Fall Garden Checklist
Use this timely guide to prepare your garden for winter.
1. Water: Give all of your plants a good drink, especially your trees. Their roots need plenty of moisture to make it through the upcoming months.
Before autumn begins, find out how to tend your garden at the end of summer.
2. Clear Debris from the Base of Roses: Fallen rose foliage can give diseases a safe place to overwinter and create problems in your garden next year.
3. Plant Shrubs and Evergreens: Early fall planting gives new plants enough time to get their roots established before winter.
4. Amend Your Soil: Get the ground ready for next year's beds and your fall bulbs by tilling the soil and adding home-made compost.
5. Plant Fall Annuals: Once your summer blooms fade, add color to your garden with fall annuals, such as mums, pansies, and ornamental kale.
6. Lower the Height on Your Lawn Mower: Grass grows more slowly in fall, but it still needs to be cut to prepare for winter. A lower cutting height helps the soil dry out more quickly in spring.
7. Feed the Birds: Don't forget your feathered friends; their food supply grows scarce in autumn.
8. Divide and Cut Back Perennials: While you're digging them up to divide them, try rearranging plants if they haven't been working in their current location. Hold off dividing asters, chrysanthemums, and other fall-blooming perennials. It's best to split them in spring.
9. Dig Summer Bulbs: Love the way your favorite summer bulbs performed this year? Save them for a repeat show next year! It's easy: Dig and store dahlias, cannas, caladiums, callas, and other tender bulbs in peat moss or sand in a cool (around 50 degrees F is best), frost-free spot for the winter.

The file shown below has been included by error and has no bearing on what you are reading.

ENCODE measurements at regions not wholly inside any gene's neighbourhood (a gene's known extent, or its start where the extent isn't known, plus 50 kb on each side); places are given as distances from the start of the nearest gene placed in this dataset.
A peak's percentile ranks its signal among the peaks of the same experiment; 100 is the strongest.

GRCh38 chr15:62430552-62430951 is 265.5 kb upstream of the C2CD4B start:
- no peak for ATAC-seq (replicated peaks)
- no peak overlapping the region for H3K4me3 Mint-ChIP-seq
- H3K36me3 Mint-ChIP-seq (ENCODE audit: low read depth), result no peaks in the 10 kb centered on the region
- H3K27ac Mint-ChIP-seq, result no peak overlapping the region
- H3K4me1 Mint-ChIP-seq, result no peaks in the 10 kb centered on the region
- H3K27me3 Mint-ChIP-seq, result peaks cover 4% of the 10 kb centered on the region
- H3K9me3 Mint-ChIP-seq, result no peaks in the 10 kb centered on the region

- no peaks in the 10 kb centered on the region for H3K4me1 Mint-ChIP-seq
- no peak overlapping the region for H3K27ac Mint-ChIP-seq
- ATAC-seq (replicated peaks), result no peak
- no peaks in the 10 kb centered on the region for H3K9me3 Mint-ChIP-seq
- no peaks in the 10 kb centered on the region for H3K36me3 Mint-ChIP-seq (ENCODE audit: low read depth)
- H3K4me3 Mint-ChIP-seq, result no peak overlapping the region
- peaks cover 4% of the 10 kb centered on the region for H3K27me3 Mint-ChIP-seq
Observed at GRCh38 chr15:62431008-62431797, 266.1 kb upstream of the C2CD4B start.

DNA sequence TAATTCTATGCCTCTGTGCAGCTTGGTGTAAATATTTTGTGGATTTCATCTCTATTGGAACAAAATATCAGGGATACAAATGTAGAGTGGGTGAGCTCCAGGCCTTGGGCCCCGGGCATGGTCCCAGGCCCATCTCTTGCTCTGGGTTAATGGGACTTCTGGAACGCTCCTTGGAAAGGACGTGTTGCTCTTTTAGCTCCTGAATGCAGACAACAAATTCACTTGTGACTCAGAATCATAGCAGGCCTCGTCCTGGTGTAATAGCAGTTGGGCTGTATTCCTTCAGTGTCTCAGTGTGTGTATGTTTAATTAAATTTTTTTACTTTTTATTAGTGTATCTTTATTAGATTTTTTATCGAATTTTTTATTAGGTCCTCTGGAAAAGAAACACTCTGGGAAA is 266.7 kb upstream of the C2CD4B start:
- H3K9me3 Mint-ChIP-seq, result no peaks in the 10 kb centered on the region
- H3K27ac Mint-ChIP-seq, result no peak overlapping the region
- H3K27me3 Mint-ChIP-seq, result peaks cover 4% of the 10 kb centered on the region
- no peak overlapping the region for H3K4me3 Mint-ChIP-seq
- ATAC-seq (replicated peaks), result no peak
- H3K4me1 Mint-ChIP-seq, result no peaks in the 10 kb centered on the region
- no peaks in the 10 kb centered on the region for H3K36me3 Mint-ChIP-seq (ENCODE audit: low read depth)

Note: If you live in an area where the bulbs are hardy, you can leave them in the ground. Digging and storing summer bulbs is only necessary if they can't take the amount of winter cold your area experiences.
10. Rake and Mulch:
11. Get Bulbs in the Ground: Plant your favorite bulbs now for colorful springtime blooms. You can usually get away with planting bulbs late, up until the soil freezes solid enough you can't get a shovel in the ground.
12. Feed Your Lawn:
13. Bring Tender Container Plants Indoors: Remove dead foliage and break up any hardened soil before hauling your cherished tropical plants (such as mandevilla, passionflower, and citrus) indoors for the winter. Keep an eye out for pests, too. Before bringing plants indoors, spray them, if necessary, to keep aphids, mealybugs, or other harmful insects out of your house.
14. Empty Hoses, Fountains, and Drip-Irrigation Systems: Ensure any standing water is removed from your watering equipment; store items in a dry place.
15. Clean up the Vegetable Garden: Remove weeds and debris so pests won't make your garden their winter home.
16. Dig Up Annuals: Spent and dead, your summer annuals can now nourish the compost heap.
17. Protect Cold-Sensitive Plants: Shrubs, roses, and perennials that might succumb to blasts of cold should be protected with mulch or another protective covering. Place these frost barriers after the first freeze.